How to Effectively Record and Compare FPS Values for Games

Be it because you are testing different in-game settings or drivers to see which ones give you better FPS you will always need a reliable method to record your FPS and compare it to see if there are actual improvements after your optimizations.

Relying on general wisdom and other people’s settings will often result in no changes in FPS for you, or even worse, you will lose FPS. This is mainly because each PC uses different hardware and Windows configurations and it might react differently to specific tweaks.

More often than not doing your own tweaking and testing will yield better results and actually save you time since you will have evidence in the form of clear numbers as to what works and what doesn’t work for your PC.


The way you will get the most consistent results which will give you an average of your FPS, 1% lows, and 0.1% lows is by having 3 runs of the same set of settings and averaging your results.

So if you want to see the difference in performance for Minecraft (need to click on them trees fast) while using different iterations of Nvidia drivers you will need to run 3 tests on one driver and then have 3 runs on the other and average your results. That way you will get a clear picture of what driver will suit your needs the best.

A Word of Caution

DO NOT expect to find a magical set of drivers or settings that will work well for all of your games. Different Windows builds, drivers, in-game settings affect your FPS differently, and honestly, it will be easier to fully optimize your setup for the one specific game you main currently.

For example, if you do the testing and find that you are getting better CS:GO FPS with a set of drivers and settings more likely than not, those options will adversely affect a game that is more GPU bound than CPU bound so you will lose performance.

Expect to always be testing and optimizing your settings based on what game you main.

What Software to Use to Record Your FPS

To record your FPS so you can see the differences between your settings you will need to use specialized monitoring software. Although currently there are multiple options available the most consistent results are produced by MSI Afterburner and CapFrameX.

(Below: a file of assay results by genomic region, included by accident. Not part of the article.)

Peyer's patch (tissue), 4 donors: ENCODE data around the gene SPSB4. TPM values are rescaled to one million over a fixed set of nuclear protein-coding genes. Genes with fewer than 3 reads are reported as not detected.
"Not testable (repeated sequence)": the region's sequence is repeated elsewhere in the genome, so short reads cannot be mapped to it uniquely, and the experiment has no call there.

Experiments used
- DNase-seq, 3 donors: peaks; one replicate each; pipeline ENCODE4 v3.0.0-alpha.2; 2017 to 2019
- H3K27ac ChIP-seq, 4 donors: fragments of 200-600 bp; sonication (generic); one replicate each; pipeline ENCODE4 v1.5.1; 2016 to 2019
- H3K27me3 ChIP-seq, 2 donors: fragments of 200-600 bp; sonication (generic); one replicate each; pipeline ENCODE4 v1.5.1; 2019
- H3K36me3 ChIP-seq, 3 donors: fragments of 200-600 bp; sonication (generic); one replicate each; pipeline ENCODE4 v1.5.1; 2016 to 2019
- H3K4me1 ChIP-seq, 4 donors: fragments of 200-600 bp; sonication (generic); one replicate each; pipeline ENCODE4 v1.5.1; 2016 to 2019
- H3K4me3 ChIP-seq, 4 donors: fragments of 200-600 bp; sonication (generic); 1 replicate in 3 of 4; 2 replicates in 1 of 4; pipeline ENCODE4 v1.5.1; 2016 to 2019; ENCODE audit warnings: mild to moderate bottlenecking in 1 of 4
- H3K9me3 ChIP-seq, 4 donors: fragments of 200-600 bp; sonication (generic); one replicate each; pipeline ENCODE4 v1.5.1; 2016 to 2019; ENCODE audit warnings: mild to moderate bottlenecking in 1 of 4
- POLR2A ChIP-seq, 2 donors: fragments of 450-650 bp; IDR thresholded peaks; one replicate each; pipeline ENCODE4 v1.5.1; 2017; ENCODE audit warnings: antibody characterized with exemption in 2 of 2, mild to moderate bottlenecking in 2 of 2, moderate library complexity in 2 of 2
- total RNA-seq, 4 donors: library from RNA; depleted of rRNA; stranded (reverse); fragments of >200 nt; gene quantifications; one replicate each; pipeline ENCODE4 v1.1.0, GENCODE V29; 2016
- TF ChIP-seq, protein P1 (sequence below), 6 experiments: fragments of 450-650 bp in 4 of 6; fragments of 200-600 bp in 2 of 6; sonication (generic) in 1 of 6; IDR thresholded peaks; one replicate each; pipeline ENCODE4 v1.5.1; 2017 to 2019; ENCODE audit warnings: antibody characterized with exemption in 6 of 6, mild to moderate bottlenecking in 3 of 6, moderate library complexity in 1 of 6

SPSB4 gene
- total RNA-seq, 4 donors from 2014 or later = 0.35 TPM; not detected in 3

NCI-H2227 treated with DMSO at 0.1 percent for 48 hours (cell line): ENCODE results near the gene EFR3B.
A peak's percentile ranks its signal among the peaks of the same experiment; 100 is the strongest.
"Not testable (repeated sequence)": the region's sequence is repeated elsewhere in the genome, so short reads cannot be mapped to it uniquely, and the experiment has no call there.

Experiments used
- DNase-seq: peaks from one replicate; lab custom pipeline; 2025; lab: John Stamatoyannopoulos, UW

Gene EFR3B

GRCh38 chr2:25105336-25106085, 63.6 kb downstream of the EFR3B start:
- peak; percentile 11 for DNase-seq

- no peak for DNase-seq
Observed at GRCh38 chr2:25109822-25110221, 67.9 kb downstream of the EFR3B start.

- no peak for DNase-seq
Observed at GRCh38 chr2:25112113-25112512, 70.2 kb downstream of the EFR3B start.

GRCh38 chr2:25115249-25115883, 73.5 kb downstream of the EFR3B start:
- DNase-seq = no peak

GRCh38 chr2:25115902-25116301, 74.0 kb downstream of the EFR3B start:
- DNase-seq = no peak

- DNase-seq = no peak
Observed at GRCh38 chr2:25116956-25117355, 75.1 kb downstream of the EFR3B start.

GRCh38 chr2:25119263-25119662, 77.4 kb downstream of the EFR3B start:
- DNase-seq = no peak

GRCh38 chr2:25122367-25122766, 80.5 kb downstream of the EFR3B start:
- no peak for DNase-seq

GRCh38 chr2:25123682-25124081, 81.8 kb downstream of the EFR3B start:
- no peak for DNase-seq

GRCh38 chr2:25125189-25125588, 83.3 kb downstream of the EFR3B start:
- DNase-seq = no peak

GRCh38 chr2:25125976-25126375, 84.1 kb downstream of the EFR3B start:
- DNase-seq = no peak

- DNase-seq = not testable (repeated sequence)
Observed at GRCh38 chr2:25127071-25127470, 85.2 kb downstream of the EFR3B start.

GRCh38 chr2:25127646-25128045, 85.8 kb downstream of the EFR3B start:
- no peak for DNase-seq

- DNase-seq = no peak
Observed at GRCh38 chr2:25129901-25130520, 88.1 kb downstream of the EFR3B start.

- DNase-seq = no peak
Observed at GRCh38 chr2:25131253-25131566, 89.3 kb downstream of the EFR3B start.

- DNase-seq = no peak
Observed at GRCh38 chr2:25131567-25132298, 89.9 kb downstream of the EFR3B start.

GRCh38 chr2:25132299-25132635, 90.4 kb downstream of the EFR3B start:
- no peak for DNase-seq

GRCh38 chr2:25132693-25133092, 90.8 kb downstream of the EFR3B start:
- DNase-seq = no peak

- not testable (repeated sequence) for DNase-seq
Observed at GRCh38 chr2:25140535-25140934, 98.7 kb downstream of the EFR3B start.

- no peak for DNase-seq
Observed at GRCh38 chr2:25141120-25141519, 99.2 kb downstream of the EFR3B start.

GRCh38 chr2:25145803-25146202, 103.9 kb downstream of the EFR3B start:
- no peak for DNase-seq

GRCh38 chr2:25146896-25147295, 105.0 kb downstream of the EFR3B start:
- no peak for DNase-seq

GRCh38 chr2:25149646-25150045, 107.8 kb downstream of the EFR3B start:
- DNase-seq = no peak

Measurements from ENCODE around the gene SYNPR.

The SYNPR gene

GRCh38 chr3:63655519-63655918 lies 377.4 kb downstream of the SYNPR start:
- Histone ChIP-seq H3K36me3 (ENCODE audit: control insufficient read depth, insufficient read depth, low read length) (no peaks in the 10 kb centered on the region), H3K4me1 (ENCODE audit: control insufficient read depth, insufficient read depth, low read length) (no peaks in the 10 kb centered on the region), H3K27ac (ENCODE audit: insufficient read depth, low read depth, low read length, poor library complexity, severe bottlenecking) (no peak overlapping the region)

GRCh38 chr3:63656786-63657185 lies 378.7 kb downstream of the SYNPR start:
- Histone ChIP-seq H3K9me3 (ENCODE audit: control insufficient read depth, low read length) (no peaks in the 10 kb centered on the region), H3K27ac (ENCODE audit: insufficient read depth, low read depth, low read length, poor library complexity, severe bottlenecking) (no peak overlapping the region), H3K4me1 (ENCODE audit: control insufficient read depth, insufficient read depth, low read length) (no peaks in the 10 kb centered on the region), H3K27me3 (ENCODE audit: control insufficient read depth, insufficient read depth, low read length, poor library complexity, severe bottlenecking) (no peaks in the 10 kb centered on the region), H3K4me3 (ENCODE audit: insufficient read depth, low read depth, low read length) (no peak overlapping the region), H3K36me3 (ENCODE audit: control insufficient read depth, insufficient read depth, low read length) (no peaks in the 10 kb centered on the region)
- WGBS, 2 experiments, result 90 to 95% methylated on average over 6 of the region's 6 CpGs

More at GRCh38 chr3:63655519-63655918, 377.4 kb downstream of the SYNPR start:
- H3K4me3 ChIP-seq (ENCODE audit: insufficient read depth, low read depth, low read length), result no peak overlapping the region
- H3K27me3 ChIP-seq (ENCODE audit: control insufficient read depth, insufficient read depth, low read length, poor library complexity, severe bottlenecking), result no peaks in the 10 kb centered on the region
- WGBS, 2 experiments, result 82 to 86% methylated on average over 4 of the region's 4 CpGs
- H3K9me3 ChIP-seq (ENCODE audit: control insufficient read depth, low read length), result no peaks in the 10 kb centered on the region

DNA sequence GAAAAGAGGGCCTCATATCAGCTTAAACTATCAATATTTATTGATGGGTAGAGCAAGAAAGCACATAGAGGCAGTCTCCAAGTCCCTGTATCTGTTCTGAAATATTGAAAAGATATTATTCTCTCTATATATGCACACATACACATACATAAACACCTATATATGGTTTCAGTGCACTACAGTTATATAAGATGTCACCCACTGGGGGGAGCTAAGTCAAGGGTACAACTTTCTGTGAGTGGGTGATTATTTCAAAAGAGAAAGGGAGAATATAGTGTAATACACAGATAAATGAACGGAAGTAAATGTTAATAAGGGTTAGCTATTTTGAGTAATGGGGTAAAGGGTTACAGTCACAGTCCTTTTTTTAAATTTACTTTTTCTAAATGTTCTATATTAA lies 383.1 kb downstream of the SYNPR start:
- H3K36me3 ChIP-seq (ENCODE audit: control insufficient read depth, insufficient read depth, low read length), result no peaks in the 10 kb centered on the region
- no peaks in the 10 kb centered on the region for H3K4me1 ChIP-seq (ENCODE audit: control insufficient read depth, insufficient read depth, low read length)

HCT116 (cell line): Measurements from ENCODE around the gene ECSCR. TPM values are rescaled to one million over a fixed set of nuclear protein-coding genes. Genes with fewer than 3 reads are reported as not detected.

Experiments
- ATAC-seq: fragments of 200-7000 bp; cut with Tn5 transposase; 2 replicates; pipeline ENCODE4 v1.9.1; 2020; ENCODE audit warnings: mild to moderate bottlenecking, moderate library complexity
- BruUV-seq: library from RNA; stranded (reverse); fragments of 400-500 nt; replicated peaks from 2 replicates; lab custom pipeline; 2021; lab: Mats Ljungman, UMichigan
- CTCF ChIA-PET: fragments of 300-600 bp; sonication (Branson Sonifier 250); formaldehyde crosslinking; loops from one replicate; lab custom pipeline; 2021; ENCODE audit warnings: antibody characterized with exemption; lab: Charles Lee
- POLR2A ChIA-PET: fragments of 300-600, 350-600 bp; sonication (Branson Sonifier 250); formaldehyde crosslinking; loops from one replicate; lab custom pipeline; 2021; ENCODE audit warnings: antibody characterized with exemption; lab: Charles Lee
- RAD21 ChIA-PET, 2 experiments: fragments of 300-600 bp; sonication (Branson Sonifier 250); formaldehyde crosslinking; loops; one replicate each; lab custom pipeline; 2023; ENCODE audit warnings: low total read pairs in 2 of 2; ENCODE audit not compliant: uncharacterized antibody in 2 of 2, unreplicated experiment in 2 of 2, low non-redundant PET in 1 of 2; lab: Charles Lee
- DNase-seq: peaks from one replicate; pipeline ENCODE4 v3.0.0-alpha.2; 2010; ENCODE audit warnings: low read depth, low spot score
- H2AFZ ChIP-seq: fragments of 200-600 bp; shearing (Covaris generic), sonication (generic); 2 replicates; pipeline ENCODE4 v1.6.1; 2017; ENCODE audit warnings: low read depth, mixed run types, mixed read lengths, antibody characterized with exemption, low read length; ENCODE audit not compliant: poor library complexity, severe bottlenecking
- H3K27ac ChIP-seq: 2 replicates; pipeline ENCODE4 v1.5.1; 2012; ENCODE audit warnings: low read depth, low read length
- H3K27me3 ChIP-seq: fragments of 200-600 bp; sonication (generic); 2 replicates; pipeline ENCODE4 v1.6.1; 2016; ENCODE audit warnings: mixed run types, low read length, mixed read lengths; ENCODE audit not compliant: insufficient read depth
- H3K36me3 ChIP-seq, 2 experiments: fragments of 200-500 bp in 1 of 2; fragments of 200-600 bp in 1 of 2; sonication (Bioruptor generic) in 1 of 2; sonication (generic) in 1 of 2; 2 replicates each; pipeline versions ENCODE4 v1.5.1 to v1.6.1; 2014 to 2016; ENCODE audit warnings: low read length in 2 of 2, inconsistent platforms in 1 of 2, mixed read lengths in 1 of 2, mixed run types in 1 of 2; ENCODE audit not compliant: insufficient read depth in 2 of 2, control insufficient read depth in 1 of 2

Both of these use RivaTuner Statistics Server to capture your FPS and sensor information allowing you to aggregate it into average FPS, 1% FPS, and 0.1% FPS. The main difference between the two is that CapFrameX is a lot more visually friendly with the ability to create graphs, aggregate your results, and output comparisons while MSI Afterburner creates a simple TXT file with your results in it.

capframex capture
capframex analysis
capframex aggregation
benchmarks in notepad

To use CapFrameX to record your FPS you simply set up a capture hotkey and press it when you want the software to start the capture. I would recommend you set the timer to at least 60 seconds otherwise it would be hard to validate your results.

If you want to use MSI Afterburner navigate to the Monitoring section of the settings tab and select which values you want to be recorded.

msi afterburner monitoring

Once you have got your values selected move to the Benchmark tab and set a begin recording and stop recording hotkey and the directory you want your benchmark text file to be saved to.

msi afterburner benchmark

Once you are done recording 3 runs with different drivers/settings/Windows installs you can just average the values from the TXT file yourself using a basic calculator. This is less fancy than the graphs used by CapFrameX but functionally the results will be the same.

The main reason to use MSI Afterburner however is that CapFrameX does not work on all of the older Windows builds like 1709 or 1809. MSI Afterburner can also be used to monitor your hardware and to OC your GPU so it has a lot more functionality than a CapFrameX install overall.

No matter which software you choose, in the end, both options will help you in getting solid proof whether a certain setting does help your FPS on your machine or doesn’t. This way you will never have to rely on old tales about what to do to make your games run better without solid proof.

About The Author


Custom Windows ISO enjoyer, FPS optimizer, and aim improvement enthusiast. Will disassemble all of his peripherals (and sometimes PC parts) to mod them even if all of them work perfectly fine. Follow him on Twitch.

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